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How to Grow Carrots in your Home GardenHow to Grow Carrots in your Home Garden
Carrots are fun and easy to grow. If you take the time to prepare a bed with rich, loose soil, you’ll be rewarded with a bumper crop of carrots.
Carrots Growing Guide
Carrots do best in raised beds filled with well-draining, fertile topsoil that contains plenty of organic matter. Remove rocks and debris from past crops to clear the path for maturing carrots and prevent misshapen roots. If you have clay soil, double-dig your carrot bed to loosen and aerate the soil, and plant Nantes, Chantenay, or ball type carrots, because their shorter roots grow well even in heavier soils.
Space about 2 to 4 inches apart in rows that are 12 to 20 inches apart. When the plants are 2 to 3 inches tall, thin them to 4 to 6 inches apart. Seeds can take up to 14 days to germinate, be sure to keep them moist during this period.
Carrots need consistent soil moisture from the time you plant until harvest. Seedlings stressed by low moisture grow slowly and produce lower yields. Dry soil causes carrots to develop uneven surfaces, yet too much moisture encourages small, hairy-looking roots to form. If your carrot bed happens to dry out, remoisten the soil over a period of days because sudden saturation causes carrots to split. Use organic mulch around your carrots to retain moisture.
If your soil has lots of organic matter in it, your carrots won’t need anything extra. However, sandy soils leach nutrients and dry out easily, so you should fertilize carrot seedlings monthly with fish emulsion fertilizer and retain soil moisture by surrounding the seedlings with an organic mulch.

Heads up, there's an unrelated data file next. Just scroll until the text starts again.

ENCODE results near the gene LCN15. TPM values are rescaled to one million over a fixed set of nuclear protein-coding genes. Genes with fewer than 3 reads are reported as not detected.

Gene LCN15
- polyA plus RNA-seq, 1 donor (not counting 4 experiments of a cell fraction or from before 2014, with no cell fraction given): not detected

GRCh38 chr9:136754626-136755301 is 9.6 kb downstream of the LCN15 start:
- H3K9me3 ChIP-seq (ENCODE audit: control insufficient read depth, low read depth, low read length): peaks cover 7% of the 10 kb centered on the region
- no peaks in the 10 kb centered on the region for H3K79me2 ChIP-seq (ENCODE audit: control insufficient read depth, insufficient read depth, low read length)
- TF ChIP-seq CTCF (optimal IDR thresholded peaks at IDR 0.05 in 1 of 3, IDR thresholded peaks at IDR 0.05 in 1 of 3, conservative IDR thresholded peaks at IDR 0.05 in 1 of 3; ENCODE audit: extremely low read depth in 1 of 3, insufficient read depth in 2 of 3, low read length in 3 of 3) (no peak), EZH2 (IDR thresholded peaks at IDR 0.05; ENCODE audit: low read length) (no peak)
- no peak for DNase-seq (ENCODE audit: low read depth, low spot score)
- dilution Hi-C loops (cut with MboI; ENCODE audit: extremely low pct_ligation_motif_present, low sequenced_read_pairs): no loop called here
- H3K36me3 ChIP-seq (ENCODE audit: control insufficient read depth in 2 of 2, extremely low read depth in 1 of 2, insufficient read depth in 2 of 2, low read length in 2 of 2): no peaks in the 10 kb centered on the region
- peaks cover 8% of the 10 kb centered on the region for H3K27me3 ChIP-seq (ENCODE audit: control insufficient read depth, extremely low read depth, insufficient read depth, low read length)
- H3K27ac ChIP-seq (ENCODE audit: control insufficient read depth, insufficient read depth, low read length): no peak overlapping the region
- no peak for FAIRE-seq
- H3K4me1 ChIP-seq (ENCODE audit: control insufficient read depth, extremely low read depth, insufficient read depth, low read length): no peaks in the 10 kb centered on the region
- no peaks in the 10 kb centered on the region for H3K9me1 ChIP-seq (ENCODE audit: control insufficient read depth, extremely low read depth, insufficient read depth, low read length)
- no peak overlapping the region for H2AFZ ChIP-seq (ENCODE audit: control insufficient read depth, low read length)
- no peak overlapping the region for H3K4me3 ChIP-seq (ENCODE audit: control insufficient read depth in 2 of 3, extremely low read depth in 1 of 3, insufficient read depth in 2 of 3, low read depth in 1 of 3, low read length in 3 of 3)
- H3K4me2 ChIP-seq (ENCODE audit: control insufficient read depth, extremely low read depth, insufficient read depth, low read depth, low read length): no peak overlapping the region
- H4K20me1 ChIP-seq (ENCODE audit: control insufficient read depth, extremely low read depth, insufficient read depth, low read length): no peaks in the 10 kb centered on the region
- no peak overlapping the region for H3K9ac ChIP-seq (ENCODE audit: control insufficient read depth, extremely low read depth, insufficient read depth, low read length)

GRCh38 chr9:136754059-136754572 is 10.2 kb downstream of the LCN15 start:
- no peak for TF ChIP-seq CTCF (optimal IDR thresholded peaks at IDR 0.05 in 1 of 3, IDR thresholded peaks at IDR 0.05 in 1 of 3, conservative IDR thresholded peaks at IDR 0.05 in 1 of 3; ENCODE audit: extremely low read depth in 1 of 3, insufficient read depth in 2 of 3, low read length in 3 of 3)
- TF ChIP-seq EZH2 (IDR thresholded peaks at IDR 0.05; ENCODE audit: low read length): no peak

Carrots do very well planted in an area where legumes (beans, peas) were before, because of the extra nitrogen that these plants leave behind. Carrots increase carbohydrate (sugar) storage and develop the best root color, shape, and length if grown when days are warm (59 °F to 70 °F) and nights are cool (45 °F). When storing carrots, don’t expose them to ethylene gas, which is given off by fruit such as apples and pears. Ethylene triggers a bitter taste in carrots.
White maggots or tunnels filled with brown, crumbly material are the work of carrot rust flies.
Dark, yellow-bordered spots on leaves signal fungal leaf blight. Stunted, light yellow leaves and woody roots with tufts of white side roots are signs of aster yellows.
Harvest carrots as soon as they’re big enough to eat. Hand-pull carrots to avoid damaging their roots. Extend their storage life by cutting off all but 1 inch of the leaves and stem. Store carrots in the crisper drawer of the refrigerator, or layer them in a box with damp sand and store them in a cool room or root cellar.